Lawmakers are clear that they don't want drivers on drugs, but they're not sure what to do about it and are beginning to run out of time this session.
The House Judiciary Committee last week said it may consider setting standards for drugged driving.
The committee plans to hear from four experts about DUI Wednesday morning, according to its online schedule.
This topic arose in part because the law decriminalizing possession of small amounts of marijuana that passed last year called for a task force to examine laws surrounding driving under the influence of drugs. The task force did not arrive at a single recommendation for how to set the law.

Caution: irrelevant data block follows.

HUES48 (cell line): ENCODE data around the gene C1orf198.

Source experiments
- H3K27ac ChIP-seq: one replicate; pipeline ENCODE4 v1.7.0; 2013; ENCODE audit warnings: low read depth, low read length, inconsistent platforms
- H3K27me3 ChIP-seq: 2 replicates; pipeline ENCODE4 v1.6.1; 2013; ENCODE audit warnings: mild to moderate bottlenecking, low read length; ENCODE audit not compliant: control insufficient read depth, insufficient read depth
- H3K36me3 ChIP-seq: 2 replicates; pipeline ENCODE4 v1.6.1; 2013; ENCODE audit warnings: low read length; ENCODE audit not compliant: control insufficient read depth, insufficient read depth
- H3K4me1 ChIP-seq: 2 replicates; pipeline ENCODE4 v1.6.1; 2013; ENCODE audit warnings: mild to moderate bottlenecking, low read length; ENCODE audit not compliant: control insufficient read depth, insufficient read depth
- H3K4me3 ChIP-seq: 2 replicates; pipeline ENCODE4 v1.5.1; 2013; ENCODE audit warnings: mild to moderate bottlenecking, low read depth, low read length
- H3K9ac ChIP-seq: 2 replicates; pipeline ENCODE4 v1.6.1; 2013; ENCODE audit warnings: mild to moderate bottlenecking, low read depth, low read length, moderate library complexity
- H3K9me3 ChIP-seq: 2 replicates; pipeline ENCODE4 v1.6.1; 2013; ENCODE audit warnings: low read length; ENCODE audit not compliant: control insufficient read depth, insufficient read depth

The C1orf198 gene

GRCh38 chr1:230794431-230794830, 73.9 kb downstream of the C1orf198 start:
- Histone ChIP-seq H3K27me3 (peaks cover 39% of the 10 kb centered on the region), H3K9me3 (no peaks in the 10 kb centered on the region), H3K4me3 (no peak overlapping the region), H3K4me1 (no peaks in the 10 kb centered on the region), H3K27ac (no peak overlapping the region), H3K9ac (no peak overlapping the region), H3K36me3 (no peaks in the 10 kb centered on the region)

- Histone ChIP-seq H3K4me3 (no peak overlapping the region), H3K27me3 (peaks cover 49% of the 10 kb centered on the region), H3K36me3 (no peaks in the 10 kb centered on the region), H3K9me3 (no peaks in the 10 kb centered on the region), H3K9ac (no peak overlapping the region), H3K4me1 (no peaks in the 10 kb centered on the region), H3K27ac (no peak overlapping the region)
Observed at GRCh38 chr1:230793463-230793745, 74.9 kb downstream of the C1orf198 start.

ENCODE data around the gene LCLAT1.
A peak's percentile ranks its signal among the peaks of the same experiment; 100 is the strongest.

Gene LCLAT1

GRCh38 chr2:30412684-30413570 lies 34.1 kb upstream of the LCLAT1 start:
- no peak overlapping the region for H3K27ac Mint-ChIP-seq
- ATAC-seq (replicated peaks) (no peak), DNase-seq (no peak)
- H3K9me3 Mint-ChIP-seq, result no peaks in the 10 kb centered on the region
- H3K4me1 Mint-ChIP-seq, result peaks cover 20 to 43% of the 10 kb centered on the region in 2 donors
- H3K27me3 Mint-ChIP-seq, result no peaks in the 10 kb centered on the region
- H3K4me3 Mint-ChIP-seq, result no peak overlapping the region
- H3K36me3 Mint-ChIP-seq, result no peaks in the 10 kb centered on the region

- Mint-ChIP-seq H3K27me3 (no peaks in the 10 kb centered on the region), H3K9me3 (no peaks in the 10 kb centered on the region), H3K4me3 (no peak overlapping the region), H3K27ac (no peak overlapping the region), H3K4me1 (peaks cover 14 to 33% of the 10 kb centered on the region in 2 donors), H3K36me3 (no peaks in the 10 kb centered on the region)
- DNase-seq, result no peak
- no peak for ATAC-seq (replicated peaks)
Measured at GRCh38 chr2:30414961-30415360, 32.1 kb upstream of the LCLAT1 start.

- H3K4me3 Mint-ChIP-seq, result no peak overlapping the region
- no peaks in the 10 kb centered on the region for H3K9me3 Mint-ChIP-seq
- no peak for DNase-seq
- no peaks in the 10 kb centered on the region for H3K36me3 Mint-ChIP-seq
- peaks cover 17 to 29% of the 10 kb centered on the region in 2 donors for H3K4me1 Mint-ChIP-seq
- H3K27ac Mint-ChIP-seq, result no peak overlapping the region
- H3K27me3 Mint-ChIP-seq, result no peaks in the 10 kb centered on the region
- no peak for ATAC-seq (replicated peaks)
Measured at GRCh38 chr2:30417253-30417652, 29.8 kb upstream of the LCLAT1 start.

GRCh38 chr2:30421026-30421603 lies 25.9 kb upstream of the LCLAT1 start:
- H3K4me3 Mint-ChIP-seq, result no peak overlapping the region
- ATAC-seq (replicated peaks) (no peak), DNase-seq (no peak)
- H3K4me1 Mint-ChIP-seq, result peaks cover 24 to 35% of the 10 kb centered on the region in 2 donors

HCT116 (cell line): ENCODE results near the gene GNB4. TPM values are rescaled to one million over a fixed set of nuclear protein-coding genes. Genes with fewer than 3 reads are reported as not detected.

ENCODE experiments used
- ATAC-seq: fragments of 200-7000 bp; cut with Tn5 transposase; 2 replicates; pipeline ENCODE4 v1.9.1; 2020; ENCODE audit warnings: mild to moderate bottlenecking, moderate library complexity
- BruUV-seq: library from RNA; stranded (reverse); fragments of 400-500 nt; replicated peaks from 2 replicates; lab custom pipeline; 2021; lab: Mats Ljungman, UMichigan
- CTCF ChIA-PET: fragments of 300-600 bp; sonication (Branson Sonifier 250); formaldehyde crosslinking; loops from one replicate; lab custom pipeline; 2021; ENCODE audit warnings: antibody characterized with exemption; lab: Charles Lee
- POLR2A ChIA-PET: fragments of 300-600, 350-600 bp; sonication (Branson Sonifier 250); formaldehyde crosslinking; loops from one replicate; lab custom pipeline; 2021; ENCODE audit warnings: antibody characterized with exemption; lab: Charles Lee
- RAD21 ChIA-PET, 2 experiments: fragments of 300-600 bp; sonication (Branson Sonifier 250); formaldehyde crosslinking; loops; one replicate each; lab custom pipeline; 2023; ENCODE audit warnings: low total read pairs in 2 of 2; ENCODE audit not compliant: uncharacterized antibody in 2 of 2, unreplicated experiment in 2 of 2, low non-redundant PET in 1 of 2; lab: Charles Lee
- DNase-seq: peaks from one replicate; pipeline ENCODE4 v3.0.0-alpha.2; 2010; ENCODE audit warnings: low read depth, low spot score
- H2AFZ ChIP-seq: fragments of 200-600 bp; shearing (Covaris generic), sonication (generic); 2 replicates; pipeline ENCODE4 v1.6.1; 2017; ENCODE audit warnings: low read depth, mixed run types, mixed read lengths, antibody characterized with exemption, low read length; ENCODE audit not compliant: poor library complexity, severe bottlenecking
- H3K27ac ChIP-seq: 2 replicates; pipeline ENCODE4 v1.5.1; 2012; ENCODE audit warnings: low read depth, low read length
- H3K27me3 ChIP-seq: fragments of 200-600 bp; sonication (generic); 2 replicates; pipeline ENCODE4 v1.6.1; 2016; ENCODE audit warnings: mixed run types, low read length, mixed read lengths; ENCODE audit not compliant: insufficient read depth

House Judiciary does not have a bill before it but last week discussed the possibility of introducing a committee bill, since the deadline to file individual bills has passed. They could also modify H.501, a related bill.
In Vermont there is a higher standard of proof for drugged driving than there is for driving under the influence of alcohol. The standard for DUI-alcohol in Vermont is a blood alcohol content of .08 or higher. The court has also set a second standard of "impairment to the slightest degree."
To charge someone with DUI-drugs, however, prosecutors must prove the person was incapable of driving safely.
The committee Thursday considered language proposed by legislative attorney Erik FitzPatrick that would raise the drugged driving standard to "impairment to the slightest degree."
Some committee members last week said they were not sure if creating a more specific standard would actually deter drivers from driving while on drugs.